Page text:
The mitogen-activated protein kinase (MAPK) pathway has been implicated recently in synaptic plasticity and memory. Here we used tail shock-induced sensitization of the tail-elicited siphon withdrawal reflex in Aplysia to examine the role of MAPK in three different phases of memory. We show that a specific pattern of serotonin (5-HT) application that produces intermediate-term and long-term synaptic facilitation (ITF and LTF, respectively) of the sensory-motor (SN-MN) synapses in Aplysia leads to sustained activation of extracellular signal-regulated kinase in the ventrocaudal cluster sensory neurons (SNs), which include the tail SNs. Furthermore, repeated tail shocks that induce intermediate-term and long-term memory (ITM and LTM, respectively) for sensitization also lead to sustained MAPK activation in the SNs. Given these results, we next examined the requirement of MAPK activity in (1) SN-MN synaptic facilitation and (2) memory for sensitization in Aplysia, by inhibiting MEK, the upstream kinase that phosphorylates and activates MAPK. In cellular experiments, we show that MAPK activity is required for ITF of tail SN-tail MN synapses, and, in parallel behavioral experiments, we show that ITM requires MAPK activity for its induction but not its expression. In contrast, short-term memory for sensitization does not require MAPK activity. Finally, 5-HT-induced LTF has been shown previously to require MAPK activity. Here we show that LTM for sensitization also requires MAPK activity. These results provide evidence that MAPK plays important roles specifically in long-lasting phases of synaptic plasticity and memory.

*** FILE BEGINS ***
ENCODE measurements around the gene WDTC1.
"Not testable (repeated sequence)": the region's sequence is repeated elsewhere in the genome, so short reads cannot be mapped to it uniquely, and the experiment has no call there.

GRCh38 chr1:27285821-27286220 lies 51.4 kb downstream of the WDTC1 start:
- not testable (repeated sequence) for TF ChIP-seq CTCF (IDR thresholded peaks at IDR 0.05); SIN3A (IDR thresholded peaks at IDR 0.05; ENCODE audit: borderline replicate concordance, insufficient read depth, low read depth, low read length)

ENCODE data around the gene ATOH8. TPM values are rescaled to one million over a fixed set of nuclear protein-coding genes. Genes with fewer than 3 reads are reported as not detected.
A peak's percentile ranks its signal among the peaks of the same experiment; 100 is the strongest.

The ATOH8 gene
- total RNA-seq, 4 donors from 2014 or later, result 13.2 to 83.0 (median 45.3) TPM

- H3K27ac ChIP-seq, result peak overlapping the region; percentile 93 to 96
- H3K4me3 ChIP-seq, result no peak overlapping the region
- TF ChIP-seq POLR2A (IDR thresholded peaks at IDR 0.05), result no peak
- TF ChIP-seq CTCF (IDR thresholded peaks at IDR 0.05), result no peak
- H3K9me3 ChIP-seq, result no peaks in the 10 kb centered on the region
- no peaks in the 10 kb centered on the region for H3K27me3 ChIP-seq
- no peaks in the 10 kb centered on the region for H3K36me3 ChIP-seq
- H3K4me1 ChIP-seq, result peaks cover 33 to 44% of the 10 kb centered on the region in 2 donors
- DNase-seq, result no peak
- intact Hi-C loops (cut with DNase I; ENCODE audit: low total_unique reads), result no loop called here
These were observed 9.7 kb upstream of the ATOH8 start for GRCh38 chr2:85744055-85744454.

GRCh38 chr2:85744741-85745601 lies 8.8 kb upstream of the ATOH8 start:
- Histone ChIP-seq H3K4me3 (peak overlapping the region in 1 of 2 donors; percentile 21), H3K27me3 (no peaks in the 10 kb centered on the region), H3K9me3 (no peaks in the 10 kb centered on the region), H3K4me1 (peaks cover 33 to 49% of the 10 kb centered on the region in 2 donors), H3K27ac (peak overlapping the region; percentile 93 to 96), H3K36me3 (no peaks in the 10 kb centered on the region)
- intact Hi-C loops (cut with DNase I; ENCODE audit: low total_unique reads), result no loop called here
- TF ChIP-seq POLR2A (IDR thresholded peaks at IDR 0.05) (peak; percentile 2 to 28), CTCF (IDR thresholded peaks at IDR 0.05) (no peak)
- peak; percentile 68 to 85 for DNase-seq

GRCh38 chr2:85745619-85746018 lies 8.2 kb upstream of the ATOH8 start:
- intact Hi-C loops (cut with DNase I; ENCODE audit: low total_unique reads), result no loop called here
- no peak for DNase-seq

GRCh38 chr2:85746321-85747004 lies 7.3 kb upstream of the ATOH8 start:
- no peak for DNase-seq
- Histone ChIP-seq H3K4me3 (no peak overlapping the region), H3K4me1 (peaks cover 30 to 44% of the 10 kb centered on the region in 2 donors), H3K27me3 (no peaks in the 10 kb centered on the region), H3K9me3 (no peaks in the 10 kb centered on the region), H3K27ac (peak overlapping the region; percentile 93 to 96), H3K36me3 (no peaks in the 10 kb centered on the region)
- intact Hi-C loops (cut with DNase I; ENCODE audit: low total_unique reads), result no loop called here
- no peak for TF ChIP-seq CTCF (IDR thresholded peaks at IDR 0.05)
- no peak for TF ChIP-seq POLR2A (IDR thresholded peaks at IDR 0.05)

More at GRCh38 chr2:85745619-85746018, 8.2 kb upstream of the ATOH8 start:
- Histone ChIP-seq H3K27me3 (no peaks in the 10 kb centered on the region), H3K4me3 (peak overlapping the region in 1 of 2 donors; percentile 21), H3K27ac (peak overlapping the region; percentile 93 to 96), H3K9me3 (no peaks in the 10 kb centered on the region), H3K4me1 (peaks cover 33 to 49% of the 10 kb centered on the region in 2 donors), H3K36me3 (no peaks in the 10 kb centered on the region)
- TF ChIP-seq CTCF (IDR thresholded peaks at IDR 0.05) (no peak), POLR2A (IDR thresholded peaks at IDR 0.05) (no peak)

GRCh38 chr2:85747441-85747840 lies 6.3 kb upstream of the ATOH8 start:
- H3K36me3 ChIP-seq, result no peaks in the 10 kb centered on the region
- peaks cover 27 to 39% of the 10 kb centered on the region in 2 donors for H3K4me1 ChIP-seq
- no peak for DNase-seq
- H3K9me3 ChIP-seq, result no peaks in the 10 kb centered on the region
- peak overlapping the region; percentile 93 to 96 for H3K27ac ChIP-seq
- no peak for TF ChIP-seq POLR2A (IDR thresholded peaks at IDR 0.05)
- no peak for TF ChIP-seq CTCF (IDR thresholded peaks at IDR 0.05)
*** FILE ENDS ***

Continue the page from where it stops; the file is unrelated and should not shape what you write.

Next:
|Original language||English (US)|
|Number of pages||9|
|Journal||Journal of Neuroscience|
|State||Published - May 1 2003|
- MAP kinase
- Synaptic facilitation
ASJC Scopus subject areas